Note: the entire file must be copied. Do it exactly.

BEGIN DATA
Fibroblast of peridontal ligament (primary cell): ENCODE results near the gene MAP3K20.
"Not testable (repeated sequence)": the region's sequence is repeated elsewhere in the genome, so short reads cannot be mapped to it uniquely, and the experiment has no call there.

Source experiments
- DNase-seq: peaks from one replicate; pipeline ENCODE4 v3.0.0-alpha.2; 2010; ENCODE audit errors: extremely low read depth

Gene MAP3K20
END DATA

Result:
Fibroblast of peridontal ligament (primary cell): ENCODE results near the gene MAP3K20.
"Not testable (repeated sequence)": the region's sequence is repeated elsewhere in the genome, so short reads cannot be mapped to it uniquely, and the experiment has no call there.

Source experiments
- DNase-seq: peaks from one replicate; pipeline ENCODE4 v3.0.0-alpha.2; 2010; ENCODE audit errors: extremely low read depth

Gene MAP3K20